The symptoms of burn-out vary from person to person. Some just become apathetic, no longer interested in making a creative contribution. They do just what is required of them - nothing more, nothing less.
   Others resign from their jobs, throwing away good reputations, accrued benefits and lifetimes of effort. They have even been known to turn in hostility on those they were once dedicated to serving and supporting. In some cases, they are driven to suicide. (The suicide rate for policemen and psychiatrists is several times the national average.)
   Perhaps you can recognize some of these symptoms in people you know — or even — in yourself. These people don't pray as much as they have in the past. They become lax in their Sabbath-keeping, tithing and Bible study. They lose interest in the Work and gradually lose contact with it. They withdraw from fellowship and no longer participate in Church activities. They become very critical and negative. They still attend services, but their hearts are not in it. Bit by bit, little by little, they begin to leave the Church.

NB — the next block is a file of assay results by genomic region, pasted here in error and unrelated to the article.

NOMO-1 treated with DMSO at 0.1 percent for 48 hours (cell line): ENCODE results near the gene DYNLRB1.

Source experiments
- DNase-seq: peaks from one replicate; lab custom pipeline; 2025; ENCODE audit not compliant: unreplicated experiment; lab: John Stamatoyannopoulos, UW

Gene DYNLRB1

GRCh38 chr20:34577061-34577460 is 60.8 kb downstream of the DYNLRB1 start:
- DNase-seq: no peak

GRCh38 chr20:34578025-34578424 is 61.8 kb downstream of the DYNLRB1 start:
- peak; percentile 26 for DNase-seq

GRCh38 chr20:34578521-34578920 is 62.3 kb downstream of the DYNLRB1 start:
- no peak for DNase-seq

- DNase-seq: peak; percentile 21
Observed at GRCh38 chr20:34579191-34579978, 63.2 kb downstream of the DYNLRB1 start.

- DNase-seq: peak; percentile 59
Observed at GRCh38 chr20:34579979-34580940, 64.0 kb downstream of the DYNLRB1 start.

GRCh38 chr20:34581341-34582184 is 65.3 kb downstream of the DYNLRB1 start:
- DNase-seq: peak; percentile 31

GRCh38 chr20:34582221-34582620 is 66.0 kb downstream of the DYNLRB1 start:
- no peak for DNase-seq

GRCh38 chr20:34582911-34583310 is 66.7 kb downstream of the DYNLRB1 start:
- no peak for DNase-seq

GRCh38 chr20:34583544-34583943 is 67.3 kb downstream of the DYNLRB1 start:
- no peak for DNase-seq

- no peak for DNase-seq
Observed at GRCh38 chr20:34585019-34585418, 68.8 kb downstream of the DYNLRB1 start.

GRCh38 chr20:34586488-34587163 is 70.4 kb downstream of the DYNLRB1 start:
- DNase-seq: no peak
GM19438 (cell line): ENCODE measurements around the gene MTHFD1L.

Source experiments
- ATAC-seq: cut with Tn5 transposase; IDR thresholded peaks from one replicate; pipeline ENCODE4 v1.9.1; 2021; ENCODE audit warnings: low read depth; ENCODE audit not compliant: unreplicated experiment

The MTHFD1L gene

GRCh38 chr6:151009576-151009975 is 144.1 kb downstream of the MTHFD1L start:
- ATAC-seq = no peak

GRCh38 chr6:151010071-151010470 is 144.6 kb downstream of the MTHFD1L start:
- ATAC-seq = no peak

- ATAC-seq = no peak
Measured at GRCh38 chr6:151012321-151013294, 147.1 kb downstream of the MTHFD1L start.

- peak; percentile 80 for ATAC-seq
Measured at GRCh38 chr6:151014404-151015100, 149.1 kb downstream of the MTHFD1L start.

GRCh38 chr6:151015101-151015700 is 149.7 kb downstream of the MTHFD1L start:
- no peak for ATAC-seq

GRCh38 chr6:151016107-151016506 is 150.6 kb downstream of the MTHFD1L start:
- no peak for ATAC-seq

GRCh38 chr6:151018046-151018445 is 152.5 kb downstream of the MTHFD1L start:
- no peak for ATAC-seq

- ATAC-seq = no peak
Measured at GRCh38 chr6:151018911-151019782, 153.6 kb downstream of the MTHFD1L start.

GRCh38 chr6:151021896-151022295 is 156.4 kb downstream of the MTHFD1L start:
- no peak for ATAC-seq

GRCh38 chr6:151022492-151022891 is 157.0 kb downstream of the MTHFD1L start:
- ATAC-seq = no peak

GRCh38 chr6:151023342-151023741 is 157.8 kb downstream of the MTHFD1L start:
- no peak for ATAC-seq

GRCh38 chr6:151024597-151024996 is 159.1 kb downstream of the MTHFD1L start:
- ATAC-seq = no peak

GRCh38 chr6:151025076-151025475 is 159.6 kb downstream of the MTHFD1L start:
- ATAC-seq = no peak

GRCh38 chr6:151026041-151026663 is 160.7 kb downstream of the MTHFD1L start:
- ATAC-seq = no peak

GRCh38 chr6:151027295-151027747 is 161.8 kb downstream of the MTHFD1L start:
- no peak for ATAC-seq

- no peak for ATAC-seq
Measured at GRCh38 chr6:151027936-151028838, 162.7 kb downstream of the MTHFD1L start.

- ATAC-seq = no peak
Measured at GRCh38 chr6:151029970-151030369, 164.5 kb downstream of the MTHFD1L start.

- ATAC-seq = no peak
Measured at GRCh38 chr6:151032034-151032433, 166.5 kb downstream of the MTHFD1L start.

The Christian "burden"

   What can be done to prevent burnout? Studies of the subject suggest there are some professions that should not expect a lifetime commitment. Perhaps people should only be expected to work at certain jobs for a few years at most. It was even suggested that an effective working life span for a nurse in a psychiatric ward might be as short as 18 months.
   Which is all very well for a psychiatric nurse — but Christianity is a lifetime commitment! If God has called you to "endure to the end," you can't just quit and do something else when the going gets rough. That course of action plays right into the hands of Satan — the adversary who is dedicated to the failure of God's Church. As the end time closes in and this earth becomes darker and darker, those whom Christ has called to be lights must be prepared to burn brighter.
   So how do we help those who are burning out? And how do we avoid it ourselves? It is a problem that can strike at anyone of us, from the least to the greatest.